1799, book review, commercial fiction, English prejudice, financial fraud, historical fiction, Ireland, Irish nationalism, Manhattan, mechanical plot, mystery fiction, Paddy Hirsch, street gangs, violence
Review: The Devil’s Half Mile, by Paddy Hirsch
Forge, 2018. 300 pp. $25
Justice (Justy) Flanagan, attorney at law, has returned to the Manhattan of his youth from Ireland, following his legal training and participation in the failed rebellion of 1798. He’s come to make his way in the world and to investigate his father’s suicide. But Justy, who found the body hanging from the rafters, has since learned more than most people care to hear about what violent death looks like, and the precise details he remembers from cutting his father down don’t square with his lessons in what we would call forensics. Moreover, given that his father was involved in an extremely risky financial speculation involving men far less scrupulous than himself, Justy reasonably concludes that motives for killing him abounded, as do suspects.
But Hirsch’s Manhattan in 1799 is a mucky, filthy place, and he’s not just talking about the condition of the streets. The language, Irish-American slang that fills a four-page glossary at the back, is pretty raw too. The title refers to Wall Street, a savage entity with no rules save caveat emptor, and where tempers are short, and memories, long. The stock exchange per se doesn’t exist yet, but trading happens in coffee houses, and a new one has risen specifically for that purpose. Hirsch wants you to read this portrayal, full of rich ruffians who detest even the thought of regulation (despite the Ponzi scheme that set off a catastrophic panic in 1792), so that you realize that little has changed.
This is where Hirsch excels. I find his portrayal of the city the most persuasive, gripping part of The Devil’s Half Mile. Whether depicting the racial tension between free blacks and Irish immigrants, the cut-and-thrust of corrupt finance, the gangs that act like private armies, the prostitution, common thievery, and violence that afflict all but the fortunate few, the squalor in which most people live, or the tiny enclaves of great wealth, the novel gives you New York in its gritty self:
Justy nodded farewell to his friend… He pushed his face into the gust of wind that carried the smell of the city down the hill to the docks. Woodsmoke from a thousand hearth fires, urine from the tanners’ shops, horse shit from the streets, sewage from the septic tanks, fresh blood from the abattoirs, rotting meat and produce from the tips. Bad breath, sour beer, raw spirits, stale sweat. It was like a pungent cloud rolling down the Broad Way to the water, a slap in the face of every newcomer who arrived in the city.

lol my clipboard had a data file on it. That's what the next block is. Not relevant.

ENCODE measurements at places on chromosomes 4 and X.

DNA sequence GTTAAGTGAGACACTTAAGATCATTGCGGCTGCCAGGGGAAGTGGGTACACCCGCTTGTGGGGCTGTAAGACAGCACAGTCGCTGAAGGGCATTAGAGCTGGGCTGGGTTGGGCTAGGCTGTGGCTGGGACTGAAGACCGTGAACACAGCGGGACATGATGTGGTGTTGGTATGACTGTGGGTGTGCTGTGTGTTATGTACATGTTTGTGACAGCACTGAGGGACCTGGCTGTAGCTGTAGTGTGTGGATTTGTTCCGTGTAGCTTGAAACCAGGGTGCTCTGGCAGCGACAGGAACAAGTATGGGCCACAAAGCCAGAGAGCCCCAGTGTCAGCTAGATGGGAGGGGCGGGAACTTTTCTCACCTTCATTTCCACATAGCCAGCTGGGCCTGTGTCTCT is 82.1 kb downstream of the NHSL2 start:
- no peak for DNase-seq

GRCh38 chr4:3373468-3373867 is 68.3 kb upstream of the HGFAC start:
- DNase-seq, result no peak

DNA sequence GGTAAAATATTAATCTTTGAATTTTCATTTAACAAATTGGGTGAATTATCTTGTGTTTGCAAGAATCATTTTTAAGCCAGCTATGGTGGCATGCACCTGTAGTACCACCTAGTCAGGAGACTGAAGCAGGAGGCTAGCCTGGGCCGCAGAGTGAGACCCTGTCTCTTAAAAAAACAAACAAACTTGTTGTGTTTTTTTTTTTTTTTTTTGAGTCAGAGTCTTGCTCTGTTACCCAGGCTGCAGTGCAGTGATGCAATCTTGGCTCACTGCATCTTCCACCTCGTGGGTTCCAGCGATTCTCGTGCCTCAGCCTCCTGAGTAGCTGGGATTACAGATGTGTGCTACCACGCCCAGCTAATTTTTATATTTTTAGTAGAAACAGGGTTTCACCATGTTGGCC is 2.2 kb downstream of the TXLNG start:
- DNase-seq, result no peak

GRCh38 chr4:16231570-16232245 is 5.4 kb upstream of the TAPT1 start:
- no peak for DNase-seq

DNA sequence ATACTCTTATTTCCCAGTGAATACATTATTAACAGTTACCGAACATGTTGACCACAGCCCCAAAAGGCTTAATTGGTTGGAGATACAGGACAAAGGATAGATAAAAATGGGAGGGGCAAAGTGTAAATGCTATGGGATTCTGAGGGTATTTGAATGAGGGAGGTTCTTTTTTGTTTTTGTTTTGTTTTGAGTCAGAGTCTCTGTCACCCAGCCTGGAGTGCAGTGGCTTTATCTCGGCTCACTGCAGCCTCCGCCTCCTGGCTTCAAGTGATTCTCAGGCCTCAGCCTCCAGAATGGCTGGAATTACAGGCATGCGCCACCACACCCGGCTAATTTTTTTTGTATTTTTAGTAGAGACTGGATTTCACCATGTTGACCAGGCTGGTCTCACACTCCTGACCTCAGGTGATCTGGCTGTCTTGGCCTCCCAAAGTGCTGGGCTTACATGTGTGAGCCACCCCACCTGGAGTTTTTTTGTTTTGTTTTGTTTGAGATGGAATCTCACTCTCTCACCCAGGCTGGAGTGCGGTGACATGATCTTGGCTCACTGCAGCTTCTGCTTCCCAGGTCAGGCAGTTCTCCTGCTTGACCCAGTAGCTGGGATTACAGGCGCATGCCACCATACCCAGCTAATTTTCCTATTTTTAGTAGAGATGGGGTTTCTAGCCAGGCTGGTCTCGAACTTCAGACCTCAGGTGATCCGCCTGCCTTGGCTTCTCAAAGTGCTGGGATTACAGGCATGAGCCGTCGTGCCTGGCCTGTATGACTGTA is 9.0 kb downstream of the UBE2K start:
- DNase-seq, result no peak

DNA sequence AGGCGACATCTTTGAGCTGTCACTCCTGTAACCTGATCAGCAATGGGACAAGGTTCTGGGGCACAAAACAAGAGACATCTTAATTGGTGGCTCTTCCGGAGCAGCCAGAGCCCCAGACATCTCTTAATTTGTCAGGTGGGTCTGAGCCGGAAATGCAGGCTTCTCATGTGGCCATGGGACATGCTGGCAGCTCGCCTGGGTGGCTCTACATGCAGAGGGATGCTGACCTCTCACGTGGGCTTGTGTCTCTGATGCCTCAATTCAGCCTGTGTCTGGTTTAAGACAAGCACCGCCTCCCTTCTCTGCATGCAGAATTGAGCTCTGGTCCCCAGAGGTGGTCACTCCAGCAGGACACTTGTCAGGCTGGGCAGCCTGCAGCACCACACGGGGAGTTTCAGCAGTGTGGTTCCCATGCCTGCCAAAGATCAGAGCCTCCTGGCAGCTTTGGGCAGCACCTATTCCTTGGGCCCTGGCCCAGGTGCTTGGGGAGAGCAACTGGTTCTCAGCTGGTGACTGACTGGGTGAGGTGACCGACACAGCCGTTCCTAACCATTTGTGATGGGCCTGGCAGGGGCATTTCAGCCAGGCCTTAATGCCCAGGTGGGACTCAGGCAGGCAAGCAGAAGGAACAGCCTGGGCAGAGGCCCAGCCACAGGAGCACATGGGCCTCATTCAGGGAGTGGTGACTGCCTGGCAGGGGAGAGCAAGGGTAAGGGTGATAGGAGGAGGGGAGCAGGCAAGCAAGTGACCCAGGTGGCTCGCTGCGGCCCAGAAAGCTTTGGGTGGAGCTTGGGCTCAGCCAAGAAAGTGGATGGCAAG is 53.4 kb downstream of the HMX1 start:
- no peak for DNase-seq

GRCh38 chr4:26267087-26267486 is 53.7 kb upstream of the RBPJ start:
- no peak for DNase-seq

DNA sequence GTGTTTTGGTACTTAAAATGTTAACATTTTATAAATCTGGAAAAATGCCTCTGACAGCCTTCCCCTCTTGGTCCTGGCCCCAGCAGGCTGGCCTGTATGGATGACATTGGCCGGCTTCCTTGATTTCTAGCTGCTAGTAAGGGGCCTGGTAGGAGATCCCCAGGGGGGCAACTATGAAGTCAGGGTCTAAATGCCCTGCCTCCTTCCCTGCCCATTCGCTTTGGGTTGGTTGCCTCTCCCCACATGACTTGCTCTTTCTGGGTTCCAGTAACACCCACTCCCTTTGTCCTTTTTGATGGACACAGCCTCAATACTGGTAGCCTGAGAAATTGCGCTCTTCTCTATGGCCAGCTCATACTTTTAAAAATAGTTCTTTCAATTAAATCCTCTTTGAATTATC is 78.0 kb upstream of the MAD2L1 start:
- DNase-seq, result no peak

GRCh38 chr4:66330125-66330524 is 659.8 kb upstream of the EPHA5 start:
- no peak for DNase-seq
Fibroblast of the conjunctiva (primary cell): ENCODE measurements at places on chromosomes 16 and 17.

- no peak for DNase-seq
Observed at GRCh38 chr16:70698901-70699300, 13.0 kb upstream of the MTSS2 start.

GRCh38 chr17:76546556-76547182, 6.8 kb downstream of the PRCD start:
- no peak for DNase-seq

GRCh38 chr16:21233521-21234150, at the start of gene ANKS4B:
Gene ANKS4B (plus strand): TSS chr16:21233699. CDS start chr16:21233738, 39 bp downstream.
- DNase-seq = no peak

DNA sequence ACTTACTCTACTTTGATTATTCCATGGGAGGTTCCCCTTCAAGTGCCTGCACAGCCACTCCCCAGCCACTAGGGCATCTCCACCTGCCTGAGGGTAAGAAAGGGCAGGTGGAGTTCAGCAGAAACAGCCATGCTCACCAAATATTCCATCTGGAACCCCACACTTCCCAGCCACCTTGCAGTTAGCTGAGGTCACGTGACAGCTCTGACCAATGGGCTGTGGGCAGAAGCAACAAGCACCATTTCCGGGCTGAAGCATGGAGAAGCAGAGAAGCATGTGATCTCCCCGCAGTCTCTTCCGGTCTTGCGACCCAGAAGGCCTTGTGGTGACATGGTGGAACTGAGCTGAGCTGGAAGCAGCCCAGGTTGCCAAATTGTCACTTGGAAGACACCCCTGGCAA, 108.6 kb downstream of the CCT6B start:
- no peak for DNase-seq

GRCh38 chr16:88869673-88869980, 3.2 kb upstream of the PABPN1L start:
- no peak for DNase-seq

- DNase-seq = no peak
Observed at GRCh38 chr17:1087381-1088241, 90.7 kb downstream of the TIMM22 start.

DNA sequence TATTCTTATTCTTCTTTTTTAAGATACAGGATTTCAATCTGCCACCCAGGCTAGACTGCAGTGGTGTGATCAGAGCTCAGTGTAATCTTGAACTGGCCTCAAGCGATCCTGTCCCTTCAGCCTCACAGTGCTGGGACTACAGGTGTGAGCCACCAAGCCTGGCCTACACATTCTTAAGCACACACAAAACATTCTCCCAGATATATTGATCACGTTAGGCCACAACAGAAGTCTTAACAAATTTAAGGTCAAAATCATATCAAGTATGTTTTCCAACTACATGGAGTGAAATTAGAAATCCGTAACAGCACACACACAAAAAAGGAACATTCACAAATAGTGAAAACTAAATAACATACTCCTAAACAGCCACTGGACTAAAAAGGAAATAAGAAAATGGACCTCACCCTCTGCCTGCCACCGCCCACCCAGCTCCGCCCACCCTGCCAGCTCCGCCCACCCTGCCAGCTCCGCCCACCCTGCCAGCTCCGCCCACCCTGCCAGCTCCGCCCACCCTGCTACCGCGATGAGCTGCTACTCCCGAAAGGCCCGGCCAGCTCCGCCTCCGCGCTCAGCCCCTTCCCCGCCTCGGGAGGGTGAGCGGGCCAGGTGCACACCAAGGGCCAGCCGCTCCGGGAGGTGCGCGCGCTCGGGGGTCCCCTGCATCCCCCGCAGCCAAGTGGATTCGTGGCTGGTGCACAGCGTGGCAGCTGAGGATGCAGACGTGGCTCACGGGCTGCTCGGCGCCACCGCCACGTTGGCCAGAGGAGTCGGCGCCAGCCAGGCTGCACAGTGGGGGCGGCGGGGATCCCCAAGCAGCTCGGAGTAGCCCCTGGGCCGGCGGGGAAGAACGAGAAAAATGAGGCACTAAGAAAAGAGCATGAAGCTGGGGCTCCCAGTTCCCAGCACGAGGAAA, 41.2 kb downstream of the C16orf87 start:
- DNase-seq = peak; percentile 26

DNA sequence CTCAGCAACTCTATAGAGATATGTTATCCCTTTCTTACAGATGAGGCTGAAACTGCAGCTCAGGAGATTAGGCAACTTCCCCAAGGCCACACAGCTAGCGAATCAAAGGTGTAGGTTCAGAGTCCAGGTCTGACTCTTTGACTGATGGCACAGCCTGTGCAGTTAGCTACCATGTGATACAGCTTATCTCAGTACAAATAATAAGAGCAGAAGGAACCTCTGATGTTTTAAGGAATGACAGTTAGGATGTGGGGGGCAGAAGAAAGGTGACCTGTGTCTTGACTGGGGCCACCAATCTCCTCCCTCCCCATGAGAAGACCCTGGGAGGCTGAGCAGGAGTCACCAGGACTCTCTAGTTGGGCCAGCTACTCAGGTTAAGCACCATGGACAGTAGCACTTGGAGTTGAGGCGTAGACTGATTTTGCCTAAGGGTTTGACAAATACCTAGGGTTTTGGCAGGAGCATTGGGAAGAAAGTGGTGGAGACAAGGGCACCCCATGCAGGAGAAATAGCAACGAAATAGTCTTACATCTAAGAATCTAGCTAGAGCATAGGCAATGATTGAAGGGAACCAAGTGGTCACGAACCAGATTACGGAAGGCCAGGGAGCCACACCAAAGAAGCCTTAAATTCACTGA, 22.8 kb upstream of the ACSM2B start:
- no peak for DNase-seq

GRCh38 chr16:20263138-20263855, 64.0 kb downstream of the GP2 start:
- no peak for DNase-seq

It was the smell of home.
Despite this vividness, however, the narrative of The Devil’s Half Mile has a mechanical feel that intrudes, though it’s not for want of plot points. There are plenty of twists and turns, right up to the end. Hirsch has apparently followed Raymond Chandler’s dictum that to restore flagging tension, send in a man with a gun. In this case, it’s more likely a corpse discovered or a knife fight, which gets predictable after a while. Even at that, Hirsch’s machinery might not matter, except that our hero, despite his powers of observation, remains remarkably dense about the obvious, such as the probable killers, the nature of the speculation that his father was involved in, or the mastermind behind all his troubles. Is it that he has to remain clueless until enough bodies fall? To his credit, Hirsch does the fight scenes well and is not squeamish about granting them their proper length, so if they’re a device, they’re a carefully polished one. However, like the grisly findings the sleuthing unearths, the spilling of blood requires emotional transitions from Justy — surprise, horror, the pain of treachery, or what have you — which zip past in clichéd language. His gut clenches, or his fist, a phrase announces that he has “raw feelings,” and the narrative moves on.
As such, Justy comes across as more shallow than he should, which is a shame. Hirsch tries to convey the depth to which violent fury possesses his protagonist, and how Justy’s physical skills may be useful in surviving, but not for living a satisfying life. It’s a worthy theme, especially when the author is after even bigger game; he wishes to connect the skill for violence with English prejudice against the Irish as savages fit only for doing dirty deeds or slaving at the docks. In that, The Devil’s Half Mile is a more ambitious book than it seems at first; but unfortunately, it never realizes its potential.
Disclaimer: I obtained my reading copy of this book from the public library.